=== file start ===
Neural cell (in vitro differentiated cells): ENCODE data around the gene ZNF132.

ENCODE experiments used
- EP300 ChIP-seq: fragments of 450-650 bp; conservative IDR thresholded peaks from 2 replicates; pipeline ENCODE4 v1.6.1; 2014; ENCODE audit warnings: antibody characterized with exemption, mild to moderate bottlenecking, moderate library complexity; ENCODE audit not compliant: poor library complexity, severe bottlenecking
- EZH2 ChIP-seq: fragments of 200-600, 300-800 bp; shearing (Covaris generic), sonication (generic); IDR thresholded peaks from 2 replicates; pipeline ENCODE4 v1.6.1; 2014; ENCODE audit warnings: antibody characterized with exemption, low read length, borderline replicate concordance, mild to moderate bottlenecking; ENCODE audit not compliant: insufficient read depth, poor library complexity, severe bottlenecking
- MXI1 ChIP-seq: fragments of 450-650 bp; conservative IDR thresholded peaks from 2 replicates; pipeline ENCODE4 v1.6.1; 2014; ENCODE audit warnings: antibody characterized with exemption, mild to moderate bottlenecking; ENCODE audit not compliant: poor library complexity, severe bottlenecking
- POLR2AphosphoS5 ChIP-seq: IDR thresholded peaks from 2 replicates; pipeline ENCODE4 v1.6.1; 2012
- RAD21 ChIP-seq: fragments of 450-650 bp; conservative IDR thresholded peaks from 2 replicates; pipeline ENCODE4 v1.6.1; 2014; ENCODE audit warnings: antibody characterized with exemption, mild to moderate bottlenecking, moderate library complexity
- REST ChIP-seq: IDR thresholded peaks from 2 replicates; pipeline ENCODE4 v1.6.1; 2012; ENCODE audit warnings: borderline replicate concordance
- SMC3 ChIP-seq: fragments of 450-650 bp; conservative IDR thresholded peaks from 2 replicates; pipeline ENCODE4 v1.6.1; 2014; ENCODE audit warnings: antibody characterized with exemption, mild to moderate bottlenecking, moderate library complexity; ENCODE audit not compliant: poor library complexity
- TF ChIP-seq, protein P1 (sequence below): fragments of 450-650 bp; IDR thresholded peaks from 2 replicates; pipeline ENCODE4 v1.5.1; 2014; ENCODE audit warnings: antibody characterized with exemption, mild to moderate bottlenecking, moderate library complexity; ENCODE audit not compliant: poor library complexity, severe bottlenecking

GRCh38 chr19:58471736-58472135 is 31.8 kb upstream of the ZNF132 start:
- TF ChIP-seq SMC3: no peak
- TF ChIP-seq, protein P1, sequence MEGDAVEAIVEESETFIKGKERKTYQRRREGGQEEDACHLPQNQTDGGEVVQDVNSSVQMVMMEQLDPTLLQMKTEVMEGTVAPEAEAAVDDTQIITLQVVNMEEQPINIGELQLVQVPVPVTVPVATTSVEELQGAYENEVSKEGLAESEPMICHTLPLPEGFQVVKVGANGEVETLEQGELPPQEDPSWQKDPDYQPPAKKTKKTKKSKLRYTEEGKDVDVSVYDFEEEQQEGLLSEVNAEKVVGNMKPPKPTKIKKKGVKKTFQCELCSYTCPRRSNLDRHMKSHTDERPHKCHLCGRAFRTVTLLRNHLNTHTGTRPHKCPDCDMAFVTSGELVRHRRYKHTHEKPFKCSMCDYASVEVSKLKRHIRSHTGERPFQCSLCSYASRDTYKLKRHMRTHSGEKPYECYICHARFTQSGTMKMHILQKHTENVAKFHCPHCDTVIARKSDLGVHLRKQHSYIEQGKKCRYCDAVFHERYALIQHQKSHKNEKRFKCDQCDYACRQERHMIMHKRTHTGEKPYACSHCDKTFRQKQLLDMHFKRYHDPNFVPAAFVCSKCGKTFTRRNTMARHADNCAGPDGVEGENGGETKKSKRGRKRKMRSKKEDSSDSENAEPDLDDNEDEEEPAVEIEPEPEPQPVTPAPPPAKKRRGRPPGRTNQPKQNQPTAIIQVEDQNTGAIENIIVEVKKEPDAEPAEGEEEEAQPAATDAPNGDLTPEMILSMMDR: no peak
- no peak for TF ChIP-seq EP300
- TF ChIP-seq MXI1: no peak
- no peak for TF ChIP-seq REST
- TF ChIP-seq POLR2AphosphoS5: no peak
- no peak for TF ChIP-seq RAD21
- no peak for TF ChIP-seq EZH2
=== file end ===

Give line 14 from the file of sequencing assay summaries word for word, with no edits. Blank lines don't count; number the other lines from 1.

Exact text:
- no peak for TF ChIP-seq EP300